[one_third last=”no”]

[person name=Matthijs J. van Lint picture=https://syborch.com/wp-content/uploads/2014/04/Foto-Thijssie.png pic_link=https://syborch.com/?p=278 title=”PhD Student” linkedin=”https://www.linkedin.com/in/matthijsvanlint” linktarget=”_blank”][/person]

09/2011 – present
Room: WN-N357
Lab: WN-KA395
Phone: +31 (0)20 59 87481
E-mail: m.j.van.lint@vu.nl

[two_third last=”yes”]


Chemoenzymatic Synthesis And Molecular Probing Of Respiratory NADH Dehydrogenases

Complex I (NADH dehydrogenase) plays a central role in cellular energetics and is a major source of reactive oxygen species (ROS).[1] It appears that tumour cells are closer to excessive ROS generation than healthy cells due to a more negative redox potential of the NAD(H) couple.[2] Therefore, Complex I is an interesting target for differential drug design.[3]

The most potent among the many structurally diverse inhibitors of Complex I are the annonaceous acetogenins, a large class of polyketide natural products isolated from the Annonaceae family of flowering plants.[4] The typical structure of these compounds comprises of a (S)-5-methylbutenolide ring substituted at the 3-position with a long linear aliphatic chain incorporating often two tetrahydrofuran (THF) fragments (e.g. compounds 1, 2 and 3).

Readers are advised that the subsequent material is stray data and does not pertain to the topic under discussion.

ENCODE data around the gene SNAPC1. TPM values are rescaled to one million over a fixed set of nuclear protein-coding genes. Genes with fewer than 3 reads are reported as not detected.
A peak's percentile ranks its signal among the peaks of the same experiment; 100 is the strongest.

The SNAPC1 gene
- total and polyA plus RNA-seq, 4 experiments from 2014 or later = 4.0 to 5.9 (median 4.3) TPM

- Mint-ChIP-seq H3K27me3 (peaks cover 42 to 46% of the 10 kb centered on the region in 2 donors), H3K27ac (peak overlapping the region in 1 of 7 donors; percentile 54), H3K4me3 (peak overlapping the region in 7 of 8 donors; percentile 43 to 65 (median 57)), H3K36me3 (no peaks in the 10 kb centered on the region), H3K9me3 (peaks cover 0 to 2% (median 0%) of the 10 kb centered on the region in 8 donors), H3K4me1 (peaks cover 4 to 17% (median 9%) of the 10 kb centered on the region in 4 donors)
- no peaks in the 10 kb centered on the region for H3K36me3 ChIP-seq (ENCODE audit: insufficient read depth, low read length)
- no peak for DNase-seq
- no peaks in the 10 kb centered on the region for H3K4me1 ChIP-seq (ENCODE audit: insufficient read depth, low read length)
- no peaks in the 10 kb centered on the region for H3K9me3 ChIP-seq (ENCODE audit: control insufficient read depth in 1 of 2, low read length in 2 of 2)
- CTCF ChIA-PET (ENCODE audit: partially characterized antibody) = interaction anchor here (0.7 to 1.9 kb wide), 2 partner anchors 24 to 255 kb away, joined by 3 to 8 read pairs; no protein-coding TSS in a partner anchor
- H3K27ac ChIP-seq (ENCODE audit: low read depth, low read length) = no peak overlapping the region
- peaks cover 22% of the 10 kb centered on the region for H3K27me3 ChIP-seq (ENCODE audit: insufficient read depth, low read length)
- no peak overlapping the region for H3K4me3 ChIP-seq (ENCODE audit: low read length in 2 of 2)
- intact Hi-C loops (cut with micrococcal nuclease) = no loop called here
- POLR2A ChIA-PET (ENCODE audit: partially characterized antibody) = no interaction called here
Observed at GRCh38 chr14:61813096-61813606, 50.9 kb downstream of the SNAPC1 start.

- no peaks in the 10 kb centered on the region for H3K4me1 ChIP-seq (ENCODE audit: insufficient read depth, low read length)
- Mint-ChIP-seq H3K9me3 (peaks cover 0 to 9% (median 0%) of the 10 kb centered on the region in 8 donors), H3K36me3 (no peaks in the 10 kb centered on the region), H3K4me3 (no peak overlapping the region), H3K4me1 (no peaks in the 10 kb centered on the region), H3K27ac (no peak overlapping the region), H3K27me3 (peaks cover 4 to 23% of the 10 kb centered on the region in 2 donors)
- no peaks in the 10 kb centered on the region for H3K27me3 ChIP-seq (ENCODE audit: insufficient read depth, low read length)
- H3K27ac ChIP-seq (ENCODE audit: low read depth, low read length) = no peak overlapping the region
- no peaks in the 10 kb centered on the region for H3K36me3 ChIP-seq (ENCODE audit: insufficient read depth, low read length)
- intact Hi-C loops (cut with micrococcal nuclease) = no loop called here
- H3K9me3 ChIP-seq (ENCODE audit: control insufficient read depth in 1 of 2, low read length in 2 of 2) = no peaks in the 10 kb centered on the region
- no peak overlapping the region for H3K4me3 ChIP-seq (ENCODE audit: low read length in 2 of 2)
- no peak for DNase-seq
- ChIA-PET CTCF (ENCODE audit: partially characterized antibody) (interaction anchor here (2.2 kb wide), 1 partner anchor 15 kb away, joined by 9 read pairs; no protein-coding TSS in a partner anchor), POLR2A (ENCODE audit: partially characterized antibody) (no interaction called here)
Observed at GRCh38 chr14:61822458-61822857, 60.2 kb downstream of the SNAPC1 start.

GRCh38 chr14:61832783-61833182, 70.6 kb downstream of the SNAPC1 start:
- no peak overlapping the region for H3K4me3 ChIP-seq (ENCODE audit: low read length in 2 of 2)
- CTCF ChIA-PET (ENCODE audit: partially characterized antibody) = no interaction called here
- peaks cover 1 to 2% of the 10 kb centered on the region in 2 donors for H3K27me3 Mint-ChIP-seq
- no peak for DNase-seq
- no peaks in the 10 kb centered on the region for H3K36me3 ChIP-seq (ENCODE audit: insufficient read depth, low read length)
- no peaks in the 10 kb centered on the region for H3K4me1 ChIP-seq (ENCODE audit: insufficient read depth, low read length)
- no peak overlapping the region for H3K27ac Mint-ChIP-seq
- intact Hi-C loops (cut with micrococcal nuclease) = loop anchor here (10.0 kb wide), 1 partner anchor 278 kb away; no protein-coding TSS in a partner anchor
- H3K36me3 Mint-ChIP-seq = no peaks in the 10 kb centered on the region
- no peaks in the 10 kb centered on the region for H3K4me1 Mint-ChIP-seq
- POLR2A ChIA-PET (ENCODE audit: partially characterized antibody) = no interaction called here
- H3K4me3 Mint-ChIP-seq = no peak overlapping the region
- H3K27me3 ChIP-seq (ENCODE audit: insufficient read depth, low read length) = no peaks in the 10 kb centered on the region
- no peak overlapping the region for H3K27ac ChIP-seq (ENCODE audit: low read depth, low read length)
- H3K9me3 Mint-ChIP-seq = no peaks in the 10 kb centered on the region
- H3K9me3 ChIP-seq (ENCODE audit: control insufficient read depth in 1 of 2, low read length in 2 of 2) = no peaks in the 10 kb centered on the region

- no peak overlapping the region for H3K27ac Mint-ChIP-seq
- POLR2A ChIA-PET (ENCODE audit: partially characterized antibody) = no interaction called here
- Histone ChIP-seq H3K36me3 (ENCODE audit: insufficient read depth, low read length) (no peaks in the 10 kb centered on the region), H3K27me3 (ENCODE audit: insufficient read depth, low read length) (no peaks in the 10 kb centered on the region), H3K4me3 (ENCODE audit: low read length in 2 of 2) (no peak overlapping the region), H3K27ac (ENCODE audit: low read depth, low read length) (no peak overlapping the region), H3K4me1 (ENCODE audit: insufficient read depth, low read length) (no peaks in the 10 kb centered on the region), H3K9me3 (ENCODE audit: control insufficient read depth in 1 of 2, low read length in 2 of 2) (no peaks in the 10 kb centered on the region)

We envision that the bis-THF-bis-epoxides 4 can be synthesized stereo¬selectively from meso-epoxides 5 by biocatalytic hydrolysis, using a broad range of epoxide hydrolases from the collection hosted at the University of Graz.[5]

[1] Lenaz et al., Biochim Biophys Acta 2009, 1787, 384–392
[2] Manda et al., Curr. Chem. Biol. 2009, 3, 342-366
[3] Westerhoff, Systems Biology: New Paradigms for Cell Biology and Drug Design, Springer Berlin Heidelberg, 2007, 45-67. Print
[4] McLaughlin, J. Nat. Prod. 1999, 62, 504-540
[5] Faber et al. Eur. J. Org. Chem. 2001, 4537-4542